“As we know, in the State of Wyoming we do not have a spending problem, what we have is a revenue problem,” he said.
Mullen said that Colorado’s TABOR rules have led to decreased quality of education. He added that there is some disconnect with voters in terms of what they want.
While voters may say they want lower taxes, they also express a desire for strong education and other services. House Majority Floor Leader Albert Sommers (Sublette County) said during a Feb. 9 press conference that legislators had been presented with results of a University of Wyoming poll which he said indicate the public generally don’t want to see K-12 funding cuts but also don’t want to see new taxes.
Senate Majority Floor Leader Ogden Driskill (Crook, Campbell, Weston) said during the press conference that he thought UW’s polling was accurate and that people in the state tend to “want their cake and eat it too.”
Mullen said on Tuesday that “a lot of our Wyoming citizens, we love our services….we like our roads cleared, we like our schools well funded.” However, he said people may not have an understanding of where funding for those services is coming from.
“There is a disconnect between how you receive those services and how they are paid for,” he said.
In Colorado, Mullen said the TABOR rules have led to “the rapid growth of special districts” in which areas where voters are willing to agree to taxes are able to fund things like schools and fire stations but lower income areas have lost out with taxes being rejected.
“This is an irresponsible tax bill,” he said.
Wyoming County Commissioners Assocation Executive Director Jerimiah Rieman expressed opposition to the proposal.
“We are concerned that this could present a situation where we are not responsive to the needs of our communities,” he said, adding that communities may need additional taxes when there is need for a new fire station or water systems.
He added that the proposal could lead to increased administrative costs for general elections since the “ballot would no doubt be significantly longer.”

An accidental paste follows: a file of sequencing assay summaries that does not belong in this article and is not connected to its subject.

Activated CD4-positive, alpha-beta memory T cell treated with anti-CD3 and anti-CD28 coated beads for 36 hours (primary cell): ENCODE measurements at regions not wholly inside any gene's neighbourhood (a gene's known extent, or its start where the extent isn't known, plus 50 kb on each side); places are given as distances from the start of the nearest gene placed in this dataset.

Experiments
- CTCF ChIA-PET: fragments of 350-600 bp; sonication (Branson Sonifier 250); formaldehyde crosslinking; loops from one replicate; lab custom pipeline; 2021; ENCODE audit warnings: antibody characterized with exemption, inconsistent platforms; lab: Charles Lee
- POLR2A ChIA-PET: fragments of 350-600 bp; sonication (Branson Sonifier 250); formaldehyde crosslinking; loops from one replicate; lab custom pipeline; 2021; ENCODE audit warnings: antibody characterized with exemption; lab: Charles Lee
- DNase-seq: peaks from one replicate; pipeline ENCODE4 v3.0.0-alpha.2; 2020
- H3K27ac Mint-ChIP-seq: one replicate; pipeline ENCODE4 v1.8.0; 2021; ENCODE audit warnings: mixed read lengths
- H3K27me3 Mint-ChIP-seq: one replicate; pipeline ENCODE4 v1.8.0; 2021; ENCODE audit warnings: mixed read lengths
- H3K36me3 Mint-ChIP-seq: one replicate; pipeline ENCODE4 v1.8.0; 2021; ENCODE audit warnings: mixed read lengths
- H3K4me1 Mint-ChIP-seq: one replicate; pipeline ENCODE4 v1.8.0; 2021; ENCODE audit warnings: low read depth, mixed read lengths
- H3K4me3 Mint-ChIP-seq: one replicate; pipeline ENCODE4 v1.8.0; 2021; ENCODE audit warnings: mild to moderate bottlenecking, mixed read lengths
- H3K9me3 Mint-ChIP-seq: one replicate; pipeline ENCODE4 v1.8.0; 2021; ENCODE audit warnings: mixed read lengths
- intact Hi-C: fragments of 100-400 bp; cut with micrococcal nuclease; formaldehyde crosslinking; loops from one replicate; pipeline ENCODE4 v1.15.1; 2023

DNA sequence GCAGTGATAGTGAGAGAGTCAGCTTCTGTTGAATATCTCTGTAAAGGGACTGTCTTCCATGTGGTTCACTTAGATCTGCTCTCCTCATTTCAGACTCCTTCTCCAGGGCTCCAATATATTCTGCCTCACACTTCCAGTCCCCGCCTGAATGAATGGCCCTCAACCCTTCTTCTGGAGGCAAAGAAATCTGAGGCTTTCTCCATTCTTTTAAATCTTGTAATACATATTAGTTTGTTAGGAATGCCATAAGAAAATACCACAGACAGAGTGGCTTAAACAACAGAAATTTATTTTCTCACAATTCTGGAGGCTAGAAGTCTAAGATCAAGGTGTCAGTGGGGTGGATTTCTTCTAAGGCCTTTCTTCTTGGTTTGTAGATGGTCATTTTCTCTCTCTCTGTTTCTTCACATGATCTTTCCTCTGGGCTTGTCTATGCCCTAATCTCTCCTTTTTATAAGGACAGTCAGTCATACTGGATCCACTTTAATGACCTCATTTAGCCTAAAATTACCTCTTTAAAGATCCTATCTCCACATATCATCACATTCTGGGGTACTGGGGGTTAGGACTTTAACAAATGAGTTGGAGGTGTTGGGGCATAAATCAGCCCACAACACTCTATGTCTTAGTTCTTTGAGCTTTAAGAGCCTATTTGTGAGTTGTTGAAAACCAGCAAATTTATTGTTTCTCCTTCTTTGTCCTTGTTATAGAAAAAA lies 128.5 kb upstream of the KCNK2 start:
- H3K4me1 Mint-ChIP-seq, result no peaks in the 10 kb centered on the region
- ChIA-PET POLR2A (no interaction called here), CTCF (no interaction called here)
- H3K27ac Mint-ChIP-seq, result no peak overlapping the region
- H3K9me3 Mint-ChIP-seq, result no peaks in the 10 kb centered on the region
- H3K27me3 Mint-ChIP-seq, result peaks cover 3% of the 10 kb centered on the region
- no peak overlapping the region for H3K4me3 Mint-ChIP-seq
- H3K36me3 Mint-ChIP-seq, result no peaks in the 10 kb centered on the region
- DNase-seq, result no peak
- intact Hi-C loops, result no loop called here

Rieman added that economic diversification in the form of new businesses wouldn’t help government revenue pictures without the ability to create “a more diverse tax structure in order to benefit from new businesses.”
James said that people don’t want a more diverse tax structure.
“They want more private sector businesses,” he said. “They want jobs. They don’t care about more taxes….we don’t care.”
James said the state needs more businesses but that he was opposed to any expansion of government.
Rieman said that the WCCA also wants to see entrepreneurial development in the form of more businesses coming into Wyoming communities but that new businesses also add to counties’ and the state’s burden to accommodate new businesses.
Bob McLaurin with the Wyoming Association of Municipalities also expressed opposition to the proposal.
“We don’t believe this is necessary,” he said. “When voters don’t like what elected officials are doing, they replace them.”
He added that cities and towns already have the ability to put questions about taxes before voters in the form of referendums if they so choose.
Wyoming Association of Community College Trustees Executive Director Erin Taylor said that the proposal “gets Wyoming away from a representative government.”
James said that he was not surprised to hear testimony from people representing government entities speaking against the proposal.
The vote rejecting the proposed resolution was as follows:
- Ayes: JAMES
- Nays: BALDWIN, PAPPAS, SCHULER, CASE
Ten legislators sponsored the proposed resolution:
- Senator(s) Biteman, Bouchard, French, James and McKeown
- Representative(s) Fortner, Gray, Laursen, Rodriguez-Williams and Wharff
The Wyoming Constitution currently allows taxes to be imposed either with the consent of the people “or their authorized representatives.” The proposed amendment would have striken the ability of lawmakers represented by the people to impose taxes without voter consent in a general election.
The proposed resolution would have required support from two-thirds of the Wyoming House of Representatives and Senate to pass. If it had passed, it would have put a question on whether to amend the Wyoming Constitution before voters at the next general election.
The following statement would have accompanied the ballot question put to voters:
Currently, the Wyoming Constitution allows the legislature and local governments to impose taxes through the normal legislative or rulemaking process.
The adoption of this amendment would require the imposition of any tax to be approved by a vote of the citizens of Wyoming.
Putting the question before voters would have come with its own costs. The Legislative Service Office says that the Secretary of State’s Office would need to spend approximately $34,000 to put the question before voters.
“This estimate is based on anticipated publication costs for resolutions of this type of $16,000 for introductory lines plus $2,000 for each line of text in the proposed resolution and proposed ballot language,” the LSO says.